Kamok and Olsekki are evidently still fast friends and can always be spotted engaged in one game or another. One day, Enkikwe picked a fight with Kamok just to show that despite his bad leg, he can still defend himself. Ambo has been watching some of the older bulls, notably Enkikwe, Sapalan, and Karisa, in their wrestling matches. He likes to imitate them with his friend, Sattao, but because he is always under the watchful eye of Siangiki, he doesn’t always get to see his games through to the end as she is very protective. Given the opportunity, gentle Jotto and even Olsekki will play with the likes of Ambo and Sattao. Little Ambo still avoids the mud bath when he can, preferring a dust bath instead.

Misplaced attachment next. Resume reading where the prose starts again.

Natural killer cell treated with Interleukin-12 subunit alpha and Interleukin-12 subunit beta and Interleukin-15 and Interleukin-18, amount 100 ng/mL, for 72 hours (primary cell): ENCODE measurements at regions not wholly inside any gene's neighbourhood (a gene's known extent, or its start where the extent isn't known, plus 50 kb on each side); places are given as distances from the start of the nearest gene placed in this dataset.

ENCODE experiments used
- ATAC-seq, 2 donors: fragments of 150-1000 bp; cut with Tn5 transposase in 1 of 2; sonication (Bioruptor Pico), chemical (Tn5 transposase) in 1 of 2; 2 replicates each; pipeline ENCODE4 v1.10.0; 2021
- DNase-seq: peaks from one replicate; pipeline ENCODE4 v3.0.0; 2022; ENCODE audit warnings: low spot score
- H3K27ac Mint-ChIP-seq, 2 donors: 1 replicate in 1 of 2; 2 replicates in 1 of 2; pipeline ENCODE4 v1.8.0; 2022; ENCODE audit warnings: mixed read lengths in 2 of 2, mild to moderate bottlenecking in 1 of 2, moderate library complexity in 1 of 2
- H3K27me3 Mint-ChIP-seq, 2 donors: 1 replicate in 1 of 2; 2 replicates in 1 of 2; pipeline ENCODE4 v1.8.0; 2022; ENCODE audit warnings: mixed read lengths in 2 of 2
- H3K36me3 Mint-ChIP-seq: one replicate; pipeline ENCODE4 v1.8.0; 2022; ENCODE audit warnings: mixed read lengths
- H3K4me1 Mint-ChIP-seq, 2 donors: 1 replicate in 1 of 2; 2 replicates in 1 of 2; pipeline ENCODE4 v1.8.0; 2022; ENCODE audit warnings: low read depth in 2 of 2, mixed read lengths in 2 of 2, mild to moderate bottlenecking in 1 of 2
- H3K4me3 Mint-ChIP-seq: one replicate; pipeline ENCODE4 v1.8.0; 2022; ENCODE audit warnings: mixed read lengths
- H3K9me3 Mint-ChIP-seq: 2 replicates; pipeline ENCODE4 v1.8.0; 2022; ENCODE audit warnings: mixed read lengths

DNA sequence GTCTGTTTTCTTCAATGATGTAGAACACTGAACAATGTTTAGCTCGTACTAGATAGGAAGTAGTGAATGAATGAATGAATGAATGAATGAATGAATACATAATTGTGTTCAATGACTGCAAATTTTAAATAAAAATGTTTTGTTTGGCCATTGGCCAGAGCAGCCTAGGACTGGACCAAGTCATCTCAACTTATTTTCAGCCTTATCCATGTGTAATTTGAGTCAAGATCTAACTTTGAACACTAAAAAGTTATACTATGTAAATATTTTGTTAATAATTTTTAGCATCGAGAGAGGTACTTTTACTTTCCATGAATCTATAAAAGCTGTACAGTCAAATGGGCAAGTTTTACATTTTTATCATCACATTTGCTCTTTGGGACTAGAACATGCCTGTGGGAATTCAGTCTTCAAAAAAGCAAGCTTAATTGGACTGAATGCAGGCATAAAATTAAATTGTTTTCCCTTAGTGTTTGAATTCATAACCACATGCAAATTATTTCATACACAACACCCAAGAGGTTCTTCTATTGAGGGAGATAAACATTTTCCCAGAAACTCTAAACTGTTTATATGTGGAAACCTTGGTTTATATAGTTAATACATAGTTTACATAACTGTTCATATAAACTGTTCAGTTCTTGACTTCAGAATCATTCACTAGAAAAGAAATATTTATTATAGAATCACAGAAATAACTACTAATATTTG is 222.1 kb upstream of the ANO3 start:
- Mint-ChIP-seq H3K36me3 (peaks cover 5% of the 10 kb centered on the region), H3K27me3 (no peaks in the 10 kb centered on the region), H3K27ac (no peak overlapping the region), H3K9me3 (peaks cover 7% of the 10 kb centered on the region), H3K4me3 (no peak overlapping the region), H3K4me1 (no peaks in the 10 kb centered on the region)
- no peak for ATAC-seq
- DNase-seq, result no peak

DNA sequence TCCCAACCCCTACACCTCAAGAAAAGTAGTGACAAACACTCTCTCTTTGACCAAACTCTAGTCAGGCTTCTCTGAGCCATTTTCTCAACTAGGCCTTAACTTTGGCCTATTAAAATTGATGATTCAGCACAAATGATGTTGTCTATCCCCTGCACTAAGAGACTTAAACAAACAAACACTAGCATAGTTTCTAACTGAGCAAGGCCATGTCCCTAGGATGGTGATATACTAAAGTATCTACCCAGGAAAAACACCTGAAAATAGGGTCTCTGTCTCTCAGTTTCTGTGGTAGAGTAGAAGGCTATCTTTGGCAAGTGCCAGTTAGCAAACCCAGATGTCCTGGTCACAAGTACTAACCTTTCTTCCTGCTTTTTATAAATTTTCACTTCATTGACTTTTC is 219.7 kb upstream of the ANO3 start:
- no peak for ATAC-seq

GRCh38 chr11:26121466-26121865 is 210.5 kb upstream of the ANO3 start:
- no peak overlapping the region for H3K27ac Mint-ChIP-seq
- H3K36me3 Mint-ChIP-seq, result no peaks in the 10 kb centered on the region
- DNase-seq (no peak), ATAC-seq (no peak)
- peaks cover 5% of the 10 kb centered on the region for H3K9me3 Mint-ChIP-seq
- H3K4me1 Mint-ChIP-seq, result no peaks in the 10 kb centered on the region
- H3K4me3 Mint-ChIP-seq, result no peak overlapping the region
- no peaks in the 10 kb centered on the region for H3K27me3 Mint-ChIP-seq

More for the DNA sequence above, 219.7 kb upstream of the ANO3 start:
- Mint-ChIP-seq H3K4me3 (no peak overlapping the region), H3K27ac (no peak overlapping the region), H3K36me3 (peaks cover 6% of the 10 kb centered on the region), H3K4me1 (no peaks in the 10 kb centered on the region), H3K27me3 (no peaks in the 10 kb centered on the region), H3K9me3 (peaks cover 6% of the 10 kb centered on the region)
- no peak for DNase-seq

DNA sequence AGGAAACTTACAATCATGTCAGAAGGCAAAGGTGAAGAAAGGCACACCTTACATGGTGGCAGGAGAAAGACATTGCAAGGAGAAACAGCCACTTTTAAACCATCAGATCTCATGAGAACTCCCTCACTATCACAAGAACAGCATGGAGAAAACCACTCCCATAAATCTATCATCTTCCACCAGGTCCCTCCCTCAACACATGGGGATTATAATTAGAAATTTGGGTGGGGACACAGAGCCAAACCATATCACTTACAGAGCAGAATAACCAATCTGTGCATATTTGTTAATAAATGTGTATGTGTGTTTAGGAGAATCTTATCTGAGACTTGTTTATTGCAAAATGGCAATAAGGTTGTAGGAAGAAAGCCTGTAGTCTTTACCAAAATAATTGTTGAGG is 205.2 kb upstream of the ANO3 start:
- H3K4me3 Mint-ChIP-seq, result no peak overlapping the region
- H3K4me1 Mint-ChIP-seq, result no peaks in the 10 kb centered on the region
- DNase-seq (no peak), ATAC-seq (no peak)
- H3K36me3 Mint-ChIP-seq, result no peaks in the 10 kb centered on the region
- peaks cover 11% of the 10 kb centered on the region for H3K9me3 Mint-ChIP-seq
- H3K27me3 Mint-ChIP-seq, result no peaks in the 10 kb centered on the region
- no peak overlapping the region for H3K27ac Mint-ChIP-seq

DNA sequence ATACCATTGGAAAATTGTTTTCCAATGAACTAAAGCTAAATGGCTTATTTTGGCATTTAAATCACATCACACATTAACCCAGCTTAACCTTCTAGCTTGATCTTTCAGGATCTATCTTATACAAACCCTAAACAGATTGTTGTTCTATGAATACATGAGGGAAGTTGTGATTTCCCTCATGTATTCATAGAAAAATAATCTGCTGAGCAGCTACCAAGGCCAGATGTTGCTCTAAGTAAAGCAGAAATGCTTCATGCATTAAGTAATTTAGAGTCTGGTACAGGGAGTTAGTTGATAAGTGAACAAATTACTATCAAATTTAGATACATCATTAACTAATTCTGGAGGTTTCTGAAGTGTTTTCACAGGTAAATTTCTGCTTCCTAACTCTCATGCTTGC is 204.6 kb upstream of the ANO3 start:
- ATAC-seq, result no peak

The rather surprising week of cloud and rains this month was a blessing during this dry time of year. It will certainly see us through to the beginning of the long rains, which we are hopeful will arrive early, as they did last year. The brief rain showers led to cool and beautiful mornings as the sun slowly crept above the horizon in front of our easterly facing stockades, illuminating the rising mist and swallows as they awoke to dance around mud pools that sprang up in front of the Ithumba compound. We hope the ex-orphans continue to spend more time around Ithumba, as it is certainly incredible to see all of them together. With Naserian and Mutara heavily pregnant, perhaps we might be blessed with a new baby any day now.